The liberal American Civil Liberties Union (ACLU) has come out in support of conservative U.S. Senator Larry Craig who was arrested in a police public toilet sex sting.
On Tuesday, the ACLU submitted a friend-of-the-court brief to a Minnesota District Court urging it to allow Senator Larry Craig to withdraw his guilty plea because the secret sting operation used to arrest him was likely unconstitutional.
“The real motive behind secret sting operations like the one that resulted in Senator Craig’s arrest is not to stop people from inappropriate activity. It is to make as many arrests as possible – arrests that sometimes unconstitutionally trap innocent people,” said Anthony Romero, Executive Director of the ACLU. “If the police really want to stop people from having sex in public bathrooms, they should put up a sign banning sex in the restroom and send in a uniformed officer to patrol periodically. That works.”
Craig is aiming to withdraw the guilty plea to a charge of disorderly conduct after police claimed that he had solicited sex from a plainclothes police officer in June. Craig has claimed that he only entered the guilty plea in an effort to handle the matter “quickly and expeditiously.”
In its brief, the ACLU argues that the government can arrest people for soliciting public sex only if it can show beyond doubt that the sex was to occur in public. It also said that solicitation for private sex, regardless if it occurs in a bar or a restroom, is protected speech under the First Amendment. It added that, when free speech rights come into play, police enforcement actions must be “carefully crafted” so that they don’t unnecessarily ensnare people who are engaging in constitutionally protected speech.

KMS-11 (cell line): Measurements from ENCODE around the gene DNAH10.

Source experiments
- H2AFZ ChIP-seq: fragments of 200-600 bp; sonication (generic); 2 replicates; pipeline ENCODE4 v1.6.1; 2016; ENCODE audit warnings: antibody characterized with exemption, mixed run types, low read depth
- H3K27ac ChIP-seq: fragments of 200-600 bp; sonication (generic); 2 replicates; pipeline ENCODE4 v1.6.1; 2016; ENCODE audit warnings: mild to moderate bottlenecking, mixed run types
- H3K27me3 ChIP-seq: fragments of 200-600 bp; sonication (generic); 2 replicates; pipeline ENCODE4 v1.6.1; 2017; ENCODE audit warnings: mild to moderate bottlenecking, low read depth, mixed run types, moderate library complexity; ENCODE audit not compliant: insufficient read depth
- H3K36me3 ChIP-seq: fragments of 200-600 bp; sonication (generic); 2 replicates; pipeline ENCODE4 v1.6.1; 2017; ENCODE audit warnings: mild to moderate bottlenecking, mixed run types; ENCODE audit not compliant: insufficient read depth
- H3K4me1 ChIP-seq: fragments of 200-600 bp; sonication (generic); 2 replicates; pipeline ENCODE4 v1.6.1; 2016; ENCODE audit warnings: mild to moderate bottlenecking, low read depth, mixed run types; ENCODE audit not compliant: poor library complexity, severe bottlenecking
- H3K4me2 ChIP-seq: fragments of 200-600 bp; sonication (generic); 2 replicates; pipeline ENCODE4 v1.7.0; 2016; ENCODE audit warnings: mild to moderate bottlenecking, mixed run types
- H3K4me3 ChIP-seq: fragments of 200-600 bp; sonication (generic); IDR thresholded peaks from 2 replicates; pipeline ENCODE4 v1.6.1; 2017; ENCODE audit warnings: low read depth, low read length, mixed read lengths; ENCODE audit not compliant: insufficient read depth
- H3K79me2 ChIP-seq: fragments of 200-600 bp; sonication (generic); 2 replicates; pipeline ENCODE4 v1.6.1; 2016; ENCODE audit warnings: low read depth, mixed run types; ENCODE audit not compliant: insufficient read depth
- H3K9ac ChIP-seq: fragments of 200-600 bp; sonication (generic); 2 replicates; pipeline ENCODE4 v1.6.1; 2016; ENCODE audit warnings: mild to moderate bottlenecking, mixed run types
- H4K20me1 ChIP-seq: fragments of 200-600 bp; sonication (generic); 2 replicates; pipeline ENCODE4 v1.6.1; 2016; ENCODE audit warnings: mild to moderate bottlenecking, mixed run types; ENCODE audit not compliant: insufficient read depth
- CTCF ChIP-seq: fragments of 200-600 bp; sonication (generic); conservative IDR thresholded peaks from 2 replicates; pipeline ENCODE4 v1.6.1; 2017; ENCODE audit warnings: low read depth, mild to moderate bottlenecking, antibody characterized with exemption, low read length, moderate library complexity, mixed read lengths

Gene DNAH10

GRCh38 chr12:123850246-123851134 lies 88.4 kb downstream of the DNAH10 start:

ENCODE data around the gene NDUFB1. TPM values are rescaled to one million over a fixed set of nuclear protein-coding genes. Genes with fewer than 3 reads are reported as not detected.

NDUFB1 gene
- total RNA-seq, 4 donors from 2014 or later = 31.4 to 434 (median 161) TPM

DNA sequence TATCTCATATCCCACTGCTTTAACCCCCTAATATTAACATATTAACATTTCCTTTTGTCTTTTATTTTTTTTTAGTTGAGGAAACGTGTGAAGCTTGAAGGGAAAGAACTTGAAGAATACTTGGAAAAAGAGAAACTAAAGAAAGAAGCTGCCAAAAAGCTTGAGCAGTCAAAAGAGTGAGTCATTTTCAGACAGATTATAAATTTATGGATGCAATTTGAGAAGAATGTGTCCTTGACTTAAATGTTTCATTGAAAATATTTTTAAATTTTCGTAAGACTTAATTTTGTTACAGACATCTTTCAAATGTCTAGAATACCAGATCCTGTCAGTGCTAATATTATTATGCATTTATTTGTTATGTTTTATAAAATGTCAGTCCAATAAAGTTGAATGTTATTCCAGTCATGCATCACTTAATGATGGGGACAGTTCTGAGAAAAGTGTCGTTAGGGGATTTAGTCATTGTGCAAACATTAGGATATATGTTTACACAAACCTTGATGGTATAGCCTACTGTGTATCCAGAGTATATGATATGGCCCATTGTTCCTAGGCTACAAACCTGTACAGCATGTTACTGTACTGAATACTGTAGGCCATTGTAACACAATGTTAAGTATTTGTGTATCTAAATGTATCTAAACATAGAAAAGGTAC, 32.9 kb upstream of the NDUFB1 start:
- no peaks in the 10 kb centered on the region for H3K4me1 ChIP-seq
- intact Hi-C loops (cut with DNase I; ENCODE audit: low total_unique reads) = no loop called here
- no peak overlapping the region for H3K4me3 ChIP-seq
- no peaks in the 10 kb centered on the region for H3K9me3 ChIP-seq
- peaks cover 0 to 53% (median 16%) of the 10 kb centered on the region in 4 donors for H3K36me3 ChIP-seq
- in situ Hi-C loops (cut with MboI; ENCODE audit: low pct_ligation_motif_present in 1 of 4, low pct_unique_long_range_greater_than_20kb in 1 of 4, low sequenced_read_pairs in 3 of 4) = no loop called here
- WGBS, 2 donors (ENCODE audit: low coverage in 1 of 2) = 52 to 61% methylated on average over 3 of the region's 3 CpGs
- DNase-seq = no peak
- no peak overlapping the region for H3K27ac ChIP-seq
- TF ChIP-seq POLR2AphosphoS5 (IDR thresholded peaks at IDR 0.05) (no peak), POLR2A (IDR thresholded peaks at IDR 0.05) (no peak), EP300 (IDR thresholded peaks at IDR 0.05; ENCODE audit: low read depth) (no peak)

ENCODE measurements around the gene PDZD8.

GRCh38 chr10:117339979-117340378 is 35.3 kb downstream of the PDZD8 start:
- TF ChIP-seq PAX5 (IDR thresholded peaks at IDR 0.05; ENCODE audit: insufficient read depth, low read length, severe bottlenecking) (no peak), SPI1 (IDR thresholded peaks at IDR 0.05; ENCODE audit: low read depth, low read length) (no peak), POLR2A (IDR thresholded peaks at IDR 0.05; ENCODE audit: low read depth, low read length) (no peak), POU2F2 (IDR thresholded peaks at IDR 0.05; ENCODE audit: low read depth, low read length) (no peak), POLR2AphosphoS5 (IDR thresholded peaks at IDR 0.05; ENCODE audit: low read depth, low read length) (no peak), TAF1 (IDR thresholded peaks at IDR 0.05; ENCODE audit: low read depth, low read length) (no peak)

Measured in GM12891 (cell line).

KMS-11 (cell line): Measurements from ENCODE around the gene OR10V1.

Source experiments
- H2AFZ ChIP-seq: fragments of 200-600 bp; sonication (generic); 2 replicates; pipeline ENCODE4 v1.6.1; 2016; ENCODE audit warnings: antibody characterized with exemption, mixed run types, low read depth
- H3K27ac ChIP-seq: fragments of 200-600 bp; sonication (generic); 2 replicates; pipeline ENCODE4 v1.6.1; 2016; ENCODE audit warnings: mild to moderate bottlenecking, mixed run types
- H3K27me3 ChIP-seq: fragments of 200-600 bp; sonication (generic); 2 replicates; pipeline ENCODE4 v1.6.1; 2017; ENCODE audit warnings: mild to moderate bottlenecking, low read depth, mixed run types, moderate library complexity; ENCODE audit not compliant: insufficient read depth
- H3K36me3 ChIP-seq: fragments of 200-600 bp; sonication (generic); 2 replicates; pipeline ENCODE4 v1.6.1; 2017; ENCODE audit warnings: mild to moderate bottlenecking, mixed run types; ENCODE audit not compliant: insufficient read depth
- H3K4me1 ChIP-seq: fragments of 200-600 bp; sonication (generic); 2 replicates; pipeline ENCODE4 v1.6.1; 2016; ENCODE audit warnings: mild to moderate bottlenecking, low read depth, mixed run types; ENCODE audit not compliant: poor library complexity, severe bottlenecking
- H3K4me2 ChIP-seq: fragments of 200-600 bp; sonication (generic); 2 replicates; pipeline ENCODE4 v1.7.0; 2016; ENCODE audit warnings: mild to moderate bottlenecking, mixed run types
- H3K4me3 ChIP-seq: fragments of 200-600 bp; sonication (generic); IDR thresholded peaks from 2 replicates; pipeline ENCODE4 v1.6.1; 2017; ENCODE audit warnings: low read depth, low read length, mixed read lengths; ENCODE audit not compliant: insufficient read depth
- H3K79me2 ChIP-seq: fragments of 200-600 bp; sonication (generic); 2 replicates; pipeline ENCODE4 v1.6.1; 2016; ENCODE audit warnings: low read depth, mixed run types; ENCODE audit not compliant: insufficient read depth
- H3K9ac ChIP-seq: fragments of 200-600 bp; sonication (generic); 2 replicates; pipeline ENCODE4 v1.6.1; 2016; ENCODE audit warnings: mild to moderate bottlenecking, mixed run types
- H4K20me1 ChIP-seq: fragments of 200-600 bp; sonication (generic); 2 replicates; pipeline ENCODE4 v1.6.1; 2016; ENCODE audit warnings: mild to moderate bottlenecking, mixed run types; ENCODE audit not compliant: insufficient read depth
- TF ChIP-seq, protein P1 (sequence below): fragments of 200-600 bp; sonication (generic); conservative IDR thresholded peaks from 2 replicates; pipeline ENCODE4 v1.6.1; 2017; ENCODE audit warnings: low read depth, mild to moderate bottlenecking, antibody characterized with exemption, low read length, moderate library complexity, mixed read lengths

The secret sting operation used by the police to arrest Senator Craig was not “carefully crafted” to avoid ensnaring innocent speech, said the ACLU. It added that posting a sign that the restroom is being monitored is an effective means of deterring public sex without risking trampling on free speech rights and illegally trapping someone who might not intend to have sex in public in the first place.
A number of U.S. law enforcement agencies, including the Minneapolis Police Department and the U.S. Department of Justice, recommend signs rather than secret sting operations as enforcement mechanisms.
“Senator Craig has not always been a great friend of civil liberties, but you shouldn’t have to endorse the civil liberties of others to keep your own,” said Romero. “Government should make public restrooms safe for all, but it should do so in a manner that is really designed to stop inappropriate behaviour, rather than destroying the lives of people who might have no intention of doing anything illegal.”